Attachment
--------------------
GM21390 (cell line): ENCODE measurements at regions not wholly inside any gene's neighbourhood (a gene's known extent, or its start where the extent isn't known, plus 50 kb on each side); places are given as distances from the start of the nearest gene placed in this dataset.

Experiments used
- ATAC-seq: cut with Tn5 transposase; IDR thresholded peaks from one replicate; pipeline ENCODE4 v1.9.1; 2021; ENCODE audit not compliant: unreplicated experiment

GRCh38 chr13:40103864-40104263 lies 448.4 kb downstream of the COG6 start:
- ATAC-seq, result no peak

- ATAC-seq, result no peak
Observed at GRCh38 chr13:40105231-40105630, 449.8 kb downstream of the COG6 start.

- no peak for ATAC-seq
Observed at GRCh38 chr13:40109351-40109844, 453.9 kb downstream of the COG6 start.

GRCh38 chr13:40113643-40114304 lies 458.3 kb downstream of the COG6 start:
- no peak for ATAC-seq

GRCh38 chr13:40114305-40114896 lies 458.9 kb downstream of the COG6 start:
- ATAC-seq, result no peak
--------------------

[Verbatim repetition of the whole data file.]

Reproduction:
GM21390 (cell line): ENCODE measurements at regions not wholly inside any gene's neighbourhood (a gene's known extent, or its start where the extent isn't known, plus 50 kb on each side); places are given as distances from the start of the nearest gene placed in this dataset.

Experiments used
- ATAC-seq: cut with Tn5 transposase; IDR thresholded peaks from one replicate; pipeline ENCODE4 v1.9.1; 2021; ENCODE audit not compliant: unreplicated experiment

GRCh38 chr13:40103864-40104263 lies 448.4 kb downstream of the COG6 start:
- ATAC-seq, result no peak

- ATAC-seq, result no peak
Observed at GRCh38 chr13:40105231-40105630, 449.8 kb downstream of the COG6 start.

- no peak for ATAC-seq
Observed at GRCh38 chr13:40109351-40109844, 453.9 kb downstream of the COG6 start.

GRCh38 chr13:40113643-40114304 lies 458.3 kb downstream of the COG6 start:
- no peak for ATAC-seq

GRCh38 chr13:40114305-40114896 lies 458.9 kb downstream of the COG6 start:
- ATAC-seq, result no peak